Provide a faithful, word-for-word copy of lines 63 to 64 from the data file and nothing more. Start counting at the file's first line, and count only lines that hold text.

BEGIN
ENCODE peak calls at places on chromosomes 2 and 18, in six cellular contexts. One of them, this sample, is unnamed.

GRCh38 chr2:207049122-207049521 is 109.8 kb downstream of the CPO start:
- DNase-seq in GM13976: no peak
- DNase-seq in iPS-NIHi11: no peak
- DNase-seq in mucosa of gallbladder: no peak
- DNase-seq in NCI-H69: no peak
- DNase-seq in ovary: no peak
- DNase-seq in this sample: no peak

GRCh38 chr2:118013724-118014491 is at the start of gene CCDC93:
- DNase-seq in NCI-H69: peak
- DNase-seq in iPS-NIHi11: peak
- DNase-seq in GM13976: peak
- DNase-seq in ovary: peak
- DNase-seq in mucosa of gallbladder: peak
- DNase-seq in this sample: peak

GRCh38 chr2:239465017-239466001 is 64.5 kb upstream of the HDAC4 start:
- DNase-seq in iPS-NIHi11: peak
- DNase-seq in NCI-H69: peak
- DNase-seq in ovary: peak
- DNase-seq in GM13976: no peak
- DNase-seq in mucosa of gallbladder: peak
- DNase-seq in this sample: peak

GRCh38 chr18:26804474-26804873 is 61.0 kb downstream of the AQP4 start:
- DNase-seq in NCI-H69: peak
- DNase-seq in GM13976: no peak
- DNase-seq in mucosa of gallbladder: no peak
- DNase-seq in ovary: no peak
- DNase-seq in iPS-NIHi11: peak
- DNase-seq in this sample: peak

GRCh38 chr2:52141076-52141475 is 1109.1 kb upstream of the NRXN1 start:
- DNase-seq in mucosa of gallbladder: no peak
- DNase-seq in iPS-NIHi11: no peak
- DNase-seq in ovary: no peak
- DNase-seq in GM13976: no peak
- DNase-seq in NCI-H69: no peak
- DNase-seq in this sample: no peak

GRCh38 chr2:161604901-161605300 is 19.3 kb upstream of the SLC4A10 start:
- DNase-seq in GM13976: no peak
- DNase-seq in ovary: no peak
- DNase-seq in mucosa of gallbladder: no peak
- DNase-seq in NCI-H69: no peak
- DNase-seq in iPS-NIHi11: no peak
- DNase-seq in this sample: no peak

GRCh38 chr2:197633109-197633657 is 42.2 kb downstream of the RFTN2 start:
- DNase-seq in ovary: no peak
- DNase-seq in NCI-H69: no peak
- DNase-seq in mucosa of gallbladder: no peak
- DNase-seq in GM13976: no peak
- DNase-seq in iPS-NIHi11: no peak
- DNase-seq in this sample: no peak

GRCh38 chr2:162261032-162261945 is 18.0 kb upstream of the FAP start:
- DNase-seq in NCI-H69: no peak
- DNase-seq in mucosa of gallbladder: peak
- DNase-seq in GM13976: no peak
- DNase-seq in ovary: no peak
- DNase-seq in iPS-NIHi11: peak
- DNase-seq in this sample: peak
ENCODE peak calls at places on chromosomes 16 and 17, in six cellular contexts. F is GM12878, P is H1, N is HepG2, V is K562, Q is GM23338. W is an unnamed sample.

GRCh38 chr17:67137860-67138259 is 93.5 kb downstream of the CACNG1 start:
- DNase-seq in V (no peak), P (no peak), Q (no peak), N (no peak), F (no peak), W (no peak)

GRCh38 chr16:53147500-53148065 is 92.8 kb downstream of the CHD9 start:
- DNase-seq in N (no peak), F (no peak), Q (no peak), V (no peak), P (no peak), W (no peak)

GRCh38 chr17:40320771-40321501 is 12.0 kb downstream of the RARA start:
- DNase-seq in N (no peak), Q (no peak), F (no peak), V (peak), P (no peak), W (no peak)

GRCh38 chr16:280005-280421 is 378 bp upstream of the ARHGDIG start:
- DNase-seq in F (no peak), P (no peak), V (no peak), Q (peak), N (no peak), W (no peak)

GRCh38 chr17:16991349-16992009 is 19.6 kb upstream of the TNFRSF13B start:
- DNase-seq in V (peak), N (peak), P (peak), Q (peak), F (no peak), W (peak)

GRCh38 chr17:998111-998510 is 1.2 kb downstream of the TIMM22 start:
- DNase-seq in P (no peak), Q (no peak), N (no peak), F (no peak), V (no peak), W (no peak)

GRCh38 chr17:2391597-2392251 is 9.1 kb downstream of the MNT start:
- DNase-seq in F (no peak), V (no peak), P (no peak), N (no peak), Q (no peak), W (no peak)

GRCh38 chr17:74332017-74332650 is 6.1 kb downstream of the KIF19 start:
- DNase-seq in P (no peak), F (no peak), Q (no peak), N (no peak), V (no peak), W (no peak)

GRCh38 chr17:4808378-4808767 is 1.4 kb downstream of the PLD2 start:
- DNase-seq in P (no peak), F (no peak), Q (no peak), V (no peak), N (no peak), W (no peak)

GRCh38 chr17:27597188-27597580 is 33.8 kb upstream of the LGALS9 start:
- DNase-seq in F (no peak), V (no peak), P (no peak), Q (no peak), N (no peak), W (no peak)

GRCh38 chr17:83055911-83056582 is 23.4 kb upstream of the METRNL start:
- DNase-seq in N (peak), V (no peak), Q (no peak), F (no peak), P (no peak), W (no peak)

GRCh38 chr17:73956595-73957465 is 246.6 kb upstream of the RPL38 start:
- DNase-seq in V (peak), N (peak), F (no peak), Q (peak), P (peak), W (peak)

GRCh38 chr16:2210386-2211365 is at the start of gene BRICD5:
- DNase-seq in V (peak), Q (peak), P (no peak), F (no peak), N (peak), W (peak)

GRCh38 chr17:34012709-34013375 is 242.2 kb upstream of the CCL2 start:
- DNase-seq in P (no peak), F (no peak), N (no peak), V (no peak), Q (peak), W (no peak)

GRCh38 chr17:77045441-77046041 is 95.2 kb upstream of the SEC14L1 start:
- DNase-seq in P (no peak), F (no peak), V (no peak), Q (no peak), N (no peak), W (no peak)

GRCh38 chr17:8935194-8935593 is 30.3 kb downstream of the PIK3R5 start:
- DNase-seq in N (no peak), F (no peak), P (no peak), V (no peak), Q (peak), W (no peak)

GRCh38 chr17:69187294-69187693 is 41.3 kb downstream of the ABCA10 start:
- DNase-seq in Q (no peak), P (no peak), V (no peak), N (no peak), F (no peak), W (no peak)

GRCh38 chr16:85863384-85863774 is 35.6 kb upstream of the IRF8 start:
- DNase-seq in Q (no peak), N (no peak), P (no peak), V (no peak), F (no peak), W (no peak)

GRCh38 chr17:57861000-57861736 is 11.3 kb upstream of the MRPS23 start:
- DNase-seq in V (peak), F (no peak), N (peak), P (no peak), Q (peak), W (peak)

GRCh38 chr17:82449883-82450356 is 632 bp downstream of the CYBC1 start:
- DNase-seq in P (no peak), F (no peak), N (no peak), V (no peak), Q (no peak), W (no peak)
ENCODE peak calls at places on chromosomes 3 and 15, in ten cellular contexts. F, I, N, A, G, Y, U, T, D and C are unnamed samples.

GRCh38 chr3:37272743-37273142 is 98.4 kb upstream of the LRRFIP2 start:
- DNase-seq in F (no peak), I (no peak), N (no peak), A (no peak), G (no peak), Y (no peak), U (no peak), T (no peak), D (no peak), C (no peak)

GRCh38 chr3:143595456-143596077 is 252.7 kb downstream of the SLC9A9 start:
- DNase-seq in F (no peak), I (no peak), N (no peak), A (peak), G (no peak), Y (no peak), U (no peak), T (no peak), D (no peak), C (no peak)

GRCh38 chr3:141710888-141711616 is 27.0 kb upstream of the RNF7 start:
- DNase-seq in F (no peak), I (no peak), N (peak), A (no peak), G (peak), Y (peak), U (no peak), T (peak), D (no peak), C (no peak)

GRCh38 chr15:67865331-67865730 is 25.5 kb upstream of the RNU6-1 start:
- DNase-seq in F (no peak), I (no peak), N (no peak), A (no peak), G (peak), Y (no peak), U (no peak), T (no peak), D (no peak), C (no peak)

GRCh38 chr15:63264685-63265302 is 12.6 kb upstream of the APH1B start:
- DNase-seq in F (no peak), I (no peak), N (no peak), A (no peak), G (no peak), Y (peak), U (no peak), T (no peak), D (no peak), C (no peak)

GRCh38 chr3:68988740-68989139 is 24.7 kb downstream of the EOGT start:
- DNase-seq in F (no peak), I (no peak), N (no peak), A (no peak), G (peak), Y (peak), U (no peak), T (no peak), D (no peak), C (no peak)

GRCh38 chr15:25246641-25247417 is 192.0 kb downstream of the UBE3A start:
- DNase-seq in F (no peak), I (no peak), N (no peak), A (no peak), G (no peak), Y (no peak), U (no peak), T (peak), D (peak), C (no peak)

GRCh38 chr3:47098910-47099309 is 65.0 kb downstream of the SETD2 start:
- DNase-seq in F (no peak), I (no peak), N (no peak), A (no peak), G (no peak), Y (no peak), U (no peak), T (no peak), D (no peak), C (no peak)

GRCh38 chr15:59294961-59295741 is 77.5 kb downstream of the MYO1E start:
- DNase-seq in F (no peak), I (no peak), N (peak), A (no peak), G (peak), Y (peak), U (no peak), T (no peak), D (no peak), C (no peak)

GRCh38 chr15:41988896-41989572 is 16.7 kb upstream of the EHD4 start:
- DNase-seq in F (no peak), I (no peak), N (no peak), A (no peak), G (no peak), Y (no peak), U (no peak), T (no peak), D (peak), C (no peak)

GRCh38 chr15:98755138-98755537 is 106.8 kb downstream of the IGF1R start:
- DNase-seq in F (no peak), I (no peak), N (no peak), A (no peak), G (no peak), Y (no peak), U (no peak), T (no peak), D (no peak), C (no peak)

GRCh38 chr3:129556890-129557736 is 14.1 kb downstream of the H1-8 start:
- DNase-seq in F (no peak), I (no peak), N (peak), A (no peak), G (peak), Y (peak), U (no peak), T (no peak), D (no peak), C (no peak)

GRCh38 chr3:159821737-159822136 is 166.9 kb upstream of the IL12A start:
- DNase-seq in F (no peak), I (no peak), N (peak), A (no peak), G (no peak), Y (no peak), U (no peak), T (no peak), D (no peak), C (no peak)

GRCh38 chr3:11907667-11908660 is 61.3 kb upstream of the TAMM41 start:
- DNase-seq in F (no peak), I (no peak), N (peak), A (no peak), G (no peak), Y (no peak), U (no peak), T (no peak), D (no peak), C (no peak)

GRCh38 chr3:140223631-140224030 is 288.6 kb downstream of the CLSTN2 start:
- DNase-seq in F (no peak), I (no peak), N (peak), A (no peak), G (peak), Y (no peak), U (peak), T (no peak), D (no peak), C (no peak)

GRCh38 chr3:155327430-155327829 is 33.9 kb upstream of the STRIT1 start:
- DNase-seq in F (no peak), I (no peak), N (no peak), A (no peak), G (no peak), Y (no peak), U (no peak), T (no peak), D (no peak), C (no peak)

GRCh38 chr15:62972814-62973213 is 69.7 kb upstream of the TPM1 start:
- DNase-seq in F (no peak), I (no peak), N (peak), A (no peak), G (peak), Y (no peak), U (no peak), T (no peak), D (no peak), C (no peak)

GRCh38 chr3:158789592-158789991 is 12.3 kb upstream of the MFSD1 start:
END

GRCh38 chr17:40320771-40321501 is 12.0 kb downstream of the RARA start:
- DNase-seq in N (no peak), Q (no peak), F (no peak), V (peak), P (no peak), W (no peak)